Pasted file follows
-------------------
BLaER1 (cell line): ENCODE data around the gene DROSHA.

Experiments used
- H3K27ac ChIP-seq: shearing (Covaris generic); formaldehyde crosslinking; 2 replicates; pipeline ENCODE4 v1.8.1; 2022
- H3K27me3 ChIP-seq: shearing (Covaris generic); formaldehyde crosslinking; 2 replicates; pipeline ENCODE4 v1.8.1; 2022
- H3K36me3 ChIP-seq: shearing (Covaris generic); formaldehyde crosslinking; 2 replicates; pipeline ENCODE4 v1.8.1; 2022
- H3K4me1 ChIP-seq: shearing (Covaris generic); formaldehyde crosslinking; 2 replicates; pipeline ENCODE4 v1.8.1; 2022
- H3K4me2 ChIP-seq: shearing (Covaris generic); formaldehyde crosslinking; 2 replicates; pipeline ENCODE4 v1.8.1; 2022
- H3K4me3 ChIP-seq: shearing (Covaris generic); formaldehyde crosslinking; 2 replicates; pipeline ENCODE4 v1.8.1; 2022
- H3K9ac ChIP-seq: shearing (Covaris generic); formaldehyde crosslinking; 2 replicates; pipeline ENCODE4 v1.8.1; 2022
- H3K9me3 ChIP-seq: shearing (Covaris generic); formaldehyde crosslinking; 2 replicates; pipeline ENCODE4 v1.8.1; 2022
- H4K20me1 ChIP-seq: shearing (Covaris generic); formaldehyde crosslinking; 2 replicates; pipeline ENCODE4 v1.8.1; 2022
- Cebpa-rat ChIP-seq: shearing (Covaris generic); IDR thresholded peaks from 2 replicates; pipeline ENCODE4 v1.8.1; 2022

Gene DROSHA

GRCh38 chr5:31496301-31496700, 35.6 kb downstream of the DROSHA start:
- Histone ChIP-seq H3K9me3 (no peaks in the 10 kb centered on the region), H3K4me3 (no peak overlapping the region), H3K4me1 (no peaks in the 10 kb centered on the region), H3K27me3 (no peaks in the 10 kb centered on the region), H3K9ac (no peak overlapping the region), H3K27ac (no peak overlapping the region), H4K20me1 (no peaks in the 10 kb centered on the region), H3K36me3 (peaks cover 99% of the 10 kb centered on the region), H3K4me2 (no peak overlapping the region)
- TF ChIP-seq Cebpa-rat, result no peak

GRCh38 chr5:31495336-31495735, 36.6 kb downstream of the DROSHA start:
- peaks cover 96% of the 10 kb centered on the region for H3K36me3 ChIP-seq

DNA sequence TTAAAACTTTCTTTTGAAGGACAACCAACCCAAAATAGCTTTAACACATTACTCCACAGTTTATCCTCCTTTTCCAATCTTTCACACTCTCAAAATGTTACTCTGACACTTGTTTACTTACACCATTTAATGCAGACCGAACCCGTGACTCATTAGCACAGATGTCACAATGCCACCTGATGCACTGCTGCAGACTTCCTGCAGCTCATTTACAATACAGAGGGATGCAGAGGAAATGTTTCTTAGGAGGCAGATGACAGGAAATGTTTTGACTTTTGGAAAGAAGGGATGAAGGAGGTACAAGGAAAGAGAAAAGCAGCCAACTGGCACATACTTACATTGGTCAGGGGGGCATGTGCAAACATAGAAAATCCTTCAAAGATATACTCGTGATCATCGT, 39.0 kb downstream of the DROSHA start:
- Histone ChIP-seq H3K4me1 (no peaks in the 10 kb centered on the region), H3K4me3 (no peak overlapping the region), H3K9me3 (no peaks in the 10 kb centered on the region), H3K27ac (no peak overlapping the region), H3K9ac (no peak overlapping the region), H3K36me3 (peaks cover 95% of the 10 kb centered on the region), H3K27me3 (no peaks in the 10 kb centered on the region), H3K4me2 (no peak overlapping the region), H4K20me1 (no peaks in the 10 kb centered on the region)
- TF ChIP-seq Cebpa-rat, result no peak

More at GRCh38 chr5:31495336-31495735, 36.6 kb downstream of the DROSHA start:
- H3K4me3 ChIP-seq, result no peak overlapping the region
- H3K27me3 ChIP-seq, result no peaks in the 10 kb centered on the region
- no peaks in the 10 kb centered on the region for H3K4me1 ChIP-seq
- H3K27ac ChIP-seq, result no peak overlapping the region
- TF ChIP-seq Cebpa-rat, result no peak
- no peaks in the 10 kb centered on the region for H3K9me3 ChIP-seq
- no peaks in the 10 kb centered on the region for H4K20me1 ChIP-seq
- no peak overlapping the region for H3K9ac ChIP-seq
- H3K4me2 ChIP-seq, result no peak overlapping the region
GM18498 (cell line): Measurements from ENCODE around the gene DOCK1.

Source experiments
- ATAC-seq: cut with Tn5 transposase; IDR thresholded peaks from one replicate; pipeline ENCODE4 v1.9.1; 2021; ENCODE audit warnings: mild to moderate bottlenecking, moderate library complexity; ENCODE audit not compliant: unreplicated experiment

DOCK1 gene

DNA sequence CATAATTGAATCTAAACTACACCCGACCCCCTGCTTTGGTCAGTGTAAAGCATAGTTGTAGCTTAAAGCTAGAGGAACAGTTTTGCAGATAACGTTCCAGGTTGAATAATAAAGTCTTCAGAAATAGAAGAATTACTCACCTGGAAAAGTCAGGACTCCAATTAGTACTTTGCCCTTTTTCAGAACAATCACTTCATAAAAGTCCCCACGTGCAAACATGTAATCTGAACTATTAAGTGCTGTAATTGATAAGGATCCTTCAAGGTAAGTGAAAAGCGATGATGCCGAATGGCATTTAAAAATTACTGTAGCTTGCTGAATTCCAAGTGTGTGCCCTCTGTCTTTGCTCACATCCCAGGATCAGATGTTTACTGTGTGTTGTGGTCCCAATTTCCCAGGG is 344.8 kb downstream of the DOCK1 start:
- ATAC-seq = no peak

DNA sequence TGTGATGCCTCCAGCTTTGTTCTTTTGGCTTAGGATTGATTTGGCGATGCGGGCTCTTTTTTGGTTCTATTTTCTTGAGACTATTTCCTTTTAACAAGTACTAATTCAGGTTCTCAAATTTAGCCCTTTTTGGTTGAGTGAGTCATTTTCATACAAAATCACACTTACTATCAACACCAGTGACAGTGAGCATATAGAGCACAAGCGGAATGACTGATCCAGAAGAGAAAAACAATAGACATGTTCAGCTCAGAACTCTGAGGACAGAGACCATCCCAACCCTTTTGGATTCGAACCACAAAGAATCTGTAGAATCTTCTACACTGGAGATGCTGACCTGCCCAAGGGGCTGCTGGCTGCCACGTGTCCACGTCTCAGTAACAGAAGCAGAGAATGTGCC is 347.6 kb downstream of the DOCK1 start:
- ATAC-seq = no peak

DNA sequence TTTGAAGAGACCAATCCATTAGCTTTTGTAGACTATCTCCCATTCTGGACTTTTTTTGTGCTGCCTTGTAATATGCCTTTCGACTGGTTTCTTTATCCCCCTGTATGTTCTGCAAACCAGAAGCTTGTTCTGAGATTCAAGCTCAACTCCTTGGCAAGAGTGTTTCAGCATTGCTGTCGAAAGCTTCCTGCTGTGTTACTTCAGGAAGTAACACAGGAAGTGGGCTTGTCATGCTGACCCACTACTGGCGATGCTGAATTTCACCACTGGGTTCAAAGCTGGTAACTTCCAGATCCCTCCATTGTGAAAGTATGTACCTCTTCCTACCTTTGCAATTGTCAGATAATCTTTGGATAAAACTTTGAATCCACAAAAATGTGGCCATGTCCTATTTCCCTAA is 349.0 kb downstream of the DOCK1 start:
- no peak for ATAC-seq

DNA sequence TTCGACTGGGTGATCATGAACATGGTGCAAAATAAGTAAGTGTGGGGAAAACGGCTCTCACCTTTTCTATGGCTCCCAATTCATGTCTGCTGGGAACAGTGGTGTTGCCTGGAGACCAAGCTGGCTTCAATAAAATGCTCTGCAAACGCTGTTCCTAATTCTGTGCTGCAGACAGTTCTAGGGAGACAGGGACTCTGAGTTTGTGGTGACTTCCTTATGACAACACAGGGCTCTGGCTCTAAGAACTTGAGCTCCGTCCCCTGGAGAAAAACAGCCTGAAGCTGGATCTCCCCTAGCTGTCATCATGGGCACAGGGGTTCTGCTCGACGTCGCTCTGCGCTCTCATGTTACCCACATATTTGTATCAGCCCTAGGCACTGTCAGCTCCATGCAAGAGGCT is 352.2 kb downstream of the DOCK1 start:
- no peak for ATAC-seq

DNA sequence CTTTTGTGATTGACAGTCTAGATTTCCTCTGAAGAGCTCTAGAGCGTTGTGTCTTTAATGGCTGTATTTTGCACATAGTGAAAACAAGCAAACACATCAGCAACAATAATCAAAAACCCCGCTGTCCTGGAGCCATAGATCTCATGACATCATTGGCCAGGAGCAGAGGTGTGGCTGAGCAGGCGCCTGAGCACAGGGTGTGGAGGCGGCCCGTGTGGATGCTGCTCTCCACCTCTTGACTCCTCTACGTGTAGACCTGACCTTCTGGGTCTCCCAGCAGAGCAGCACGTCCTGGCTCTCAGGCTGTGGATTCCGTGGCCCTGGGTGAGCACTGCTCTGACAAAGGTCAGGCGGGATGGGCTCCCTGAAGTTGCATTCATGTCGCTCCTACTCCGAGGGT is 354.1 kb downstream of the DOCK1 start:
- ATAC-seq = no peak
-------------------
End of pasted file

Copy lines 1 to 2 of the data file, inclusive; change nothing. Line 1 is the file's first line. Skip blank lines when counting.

BLaER1 (cell line): ENCODE data around the gene DROSHA.

Experiments used